Harry Edwards (director)

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Harry Edwards
Rest in Peace (1921) - 1.jpg
Edwards with Mary Wynn in the comedy short Rest in Peace (1921)
Born (1887-10-11)October 11, 1887
Calgary, Alberta, Canada
Died May 26, 1952(1952-05-26) (aged 64)
Years active 1910 - 1952

Harry Edwards (October 11, 1887 - May 26, 1952) was a Canadian-born American film director and actor. He worked in films from the 1910s to the 1950s.[1]


He once worked for the now largely forgotten L-KO Kompany during the silent era. In his later years at Columbia Pictures, Edwards established a reputation as the studio's worst director. Both Vera Vague and the Three Stooges requested they not work with him.[2]

He is best remembered for his collaboration with comedian Harry Langdon. He worked with Langdon in the 1920s in some of his best short films, and directed one of Langdon's best known films, the feature Tramp, Tramp, Tramp (1926). Langdon later became swell-headed with success and later dispensed with Edwards and Frank Capra, who also directed some of Langdon's most successful films, deciding he could direct himself. Langdon's decision proved to be a costly one as his career declined, though he later reconciled with Edwards and worked with him again in various short comedies in the 1930s and 1940s until Langdon's death in 1944.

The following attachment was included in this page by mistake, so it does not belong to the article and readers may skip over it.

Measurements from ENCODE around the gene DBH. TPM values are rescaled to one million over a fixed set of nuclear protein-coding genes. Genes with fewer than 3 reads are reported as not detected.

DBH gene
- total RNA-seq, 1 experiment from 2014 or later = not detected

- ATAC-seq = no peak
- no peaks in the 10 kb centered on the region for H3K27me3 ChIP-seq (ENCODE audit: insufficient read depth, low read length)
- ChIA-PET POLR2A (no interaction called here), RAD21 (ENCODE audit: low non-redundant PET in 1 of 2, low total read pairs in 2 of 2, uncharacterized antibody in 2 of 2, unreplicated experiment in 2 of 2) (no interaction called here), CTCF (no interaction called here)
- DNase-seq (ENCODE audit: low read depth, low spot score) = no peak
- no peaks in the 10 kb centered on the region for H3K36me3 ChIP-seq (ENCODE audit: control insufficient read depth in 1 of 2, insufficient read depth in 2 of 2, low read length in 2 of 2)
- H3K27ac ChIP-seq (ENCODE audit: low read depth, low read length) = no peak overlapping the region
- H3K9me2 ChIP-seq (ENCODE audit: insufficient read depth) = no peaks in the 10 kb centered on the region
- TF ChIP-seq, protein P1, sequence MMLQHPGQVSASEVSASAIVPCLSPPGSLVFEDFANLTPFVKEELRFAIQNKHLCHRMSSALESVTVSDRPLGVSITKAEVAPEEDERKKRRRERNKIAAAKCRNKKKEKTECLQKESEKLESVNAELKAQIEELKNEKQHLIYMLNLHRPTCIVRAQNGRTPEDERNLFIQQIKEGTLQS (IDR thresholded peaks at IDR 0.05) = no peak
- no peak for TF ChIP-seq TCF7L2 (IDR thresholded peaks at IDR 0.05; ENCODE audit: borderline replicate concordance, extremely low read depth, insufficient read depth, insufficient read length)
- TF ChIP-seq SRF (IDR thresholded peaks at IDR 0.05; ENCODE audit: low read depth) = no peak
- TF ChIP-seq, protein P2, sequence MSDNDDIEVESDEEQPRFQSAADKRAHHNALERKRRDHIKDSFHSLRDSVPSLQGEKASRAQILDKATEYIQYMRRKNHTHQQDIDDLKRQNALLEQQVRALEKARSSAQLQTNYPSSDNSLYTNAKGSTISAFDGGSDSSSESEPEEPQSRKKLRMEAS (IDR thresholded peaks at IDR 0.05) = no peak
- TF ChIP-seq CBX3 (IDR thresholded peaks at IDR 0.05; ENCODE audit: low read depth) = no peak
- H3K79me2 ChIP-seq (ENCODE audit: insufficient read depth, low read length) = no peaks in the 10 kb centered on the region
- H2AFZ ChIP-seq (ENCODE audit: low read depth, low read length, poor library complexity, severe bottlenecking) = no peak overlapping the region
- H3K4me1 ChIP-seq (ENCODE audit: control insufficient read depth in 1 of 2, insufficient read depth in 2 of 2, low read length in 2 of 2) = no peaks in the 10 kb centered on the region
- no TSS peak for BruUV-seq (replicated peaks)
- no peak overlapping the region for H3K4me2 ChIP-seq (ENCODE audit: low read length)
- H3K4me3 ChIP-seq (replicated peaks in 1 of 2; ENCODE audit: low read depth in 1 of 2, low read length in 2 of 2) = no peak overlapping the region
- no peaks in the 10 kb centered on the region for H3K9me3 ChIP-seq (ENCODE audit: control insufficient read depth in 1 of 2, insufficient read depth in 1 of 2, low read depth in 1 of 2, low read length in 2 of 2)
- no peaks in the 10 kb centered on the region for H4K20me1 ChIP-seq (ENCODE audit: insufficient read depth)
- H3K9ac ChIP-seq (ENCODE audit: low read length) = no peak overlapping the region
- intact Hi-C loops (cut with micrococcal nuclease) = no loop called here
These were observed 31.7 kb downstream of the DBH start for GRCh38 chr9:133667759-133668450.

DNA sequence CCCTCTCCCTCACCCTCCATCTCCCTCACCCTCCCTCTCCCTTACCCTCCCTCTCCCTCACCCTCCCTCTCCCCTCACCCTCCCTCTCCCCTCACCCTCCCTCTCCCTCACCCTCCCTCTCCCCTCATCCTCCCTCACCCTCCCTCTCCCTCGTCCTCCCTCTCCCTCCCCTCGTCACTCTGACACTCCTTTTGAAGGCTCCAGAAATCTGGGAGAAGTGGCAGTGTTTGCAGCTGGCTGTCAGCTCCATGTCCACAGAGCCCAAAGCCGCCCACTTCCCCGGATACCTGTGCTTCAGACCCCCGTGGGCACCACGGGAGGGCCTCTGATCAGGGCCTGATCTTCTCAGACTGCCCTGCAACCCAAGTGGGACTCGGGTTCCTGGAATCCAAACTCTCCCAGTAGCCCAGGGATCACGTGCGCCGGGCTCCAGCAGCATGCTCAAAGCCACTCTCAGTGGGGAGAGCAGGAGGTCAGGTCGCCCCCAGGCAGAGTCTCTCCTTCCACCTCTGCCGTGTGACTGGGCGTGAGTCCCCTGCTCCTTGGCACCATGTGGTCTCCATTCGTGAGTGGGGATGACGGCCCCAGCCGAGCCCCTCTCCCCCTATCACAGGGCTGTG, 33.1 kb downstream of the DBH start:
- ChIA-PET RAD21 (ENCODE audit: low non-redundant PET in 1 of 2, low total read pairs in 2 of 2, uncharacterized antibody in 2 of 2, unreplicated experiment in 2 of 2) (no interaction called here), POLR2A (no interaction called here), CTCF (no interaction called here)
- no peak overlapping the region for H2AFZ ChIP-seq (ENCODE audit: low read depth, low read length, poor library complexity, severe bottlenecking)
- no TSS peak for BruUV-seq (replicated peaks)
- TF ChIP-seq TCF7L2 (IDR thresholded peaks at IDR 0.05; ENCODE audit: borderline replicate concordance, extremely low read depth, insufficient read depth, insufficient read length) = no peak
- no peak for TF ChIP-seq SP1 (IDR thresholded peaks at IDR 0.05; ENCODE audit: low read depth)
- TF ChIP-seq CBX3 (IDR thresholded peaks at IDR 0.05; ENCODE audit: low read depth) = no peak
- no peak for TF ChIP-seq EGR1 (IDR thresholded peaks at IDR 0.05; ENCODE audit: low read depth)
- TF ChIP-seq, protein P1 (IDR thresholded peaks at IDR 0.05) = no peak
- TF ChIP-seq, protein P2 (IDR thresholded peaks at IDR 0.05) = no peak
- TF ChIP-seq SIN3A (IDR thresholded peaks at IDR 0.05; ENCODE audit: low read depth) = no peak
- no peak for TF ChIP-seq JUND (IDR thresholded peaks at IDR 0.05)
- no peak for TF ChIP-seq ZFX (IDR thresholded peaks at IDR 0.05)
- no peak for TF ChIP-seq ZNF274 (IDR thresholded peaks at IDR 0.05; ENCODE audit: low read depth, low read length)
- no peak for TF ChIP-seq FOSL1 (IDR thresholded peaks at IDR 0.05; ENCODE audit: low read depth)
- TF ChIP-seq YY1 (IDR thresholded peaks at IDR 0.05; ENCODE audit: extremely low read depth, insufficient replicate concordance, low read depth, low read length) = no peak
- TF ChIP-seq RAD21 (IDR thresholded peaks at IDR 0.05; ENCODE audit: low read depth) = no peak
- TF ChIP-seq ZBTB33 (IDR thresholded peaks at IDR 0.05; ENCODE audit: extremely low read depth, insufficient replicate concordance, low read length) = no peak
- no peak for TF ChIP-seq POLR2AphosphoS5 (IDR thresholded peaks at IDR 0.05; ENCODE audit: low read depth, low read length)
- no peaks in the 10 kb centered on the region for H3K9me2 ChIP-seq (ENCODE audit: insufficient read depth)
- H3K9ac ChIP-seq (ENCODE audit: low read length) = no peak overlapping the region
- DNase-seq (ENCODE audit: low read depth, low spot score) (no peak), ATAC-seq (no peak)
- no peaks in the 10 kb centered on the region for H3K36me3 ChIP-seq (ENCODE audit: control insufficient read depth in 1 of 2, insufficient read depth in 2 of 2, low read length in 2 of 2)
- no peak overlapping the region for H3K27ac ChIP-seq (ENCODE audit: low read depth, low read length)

Shortly after directing his first television production, Edwards died of carbon tetrachloride poisoning on May 26, 1952.[2]


  1. ^ Harry Edwards at threestooges.net
  2. ^ a b Okuda, Ted; Watz, Edward (1986). The Columbia Comedy Shorts. McFarland & Company, Inc., Publishers. p. 214. ISBN 0-89950-181-8. 

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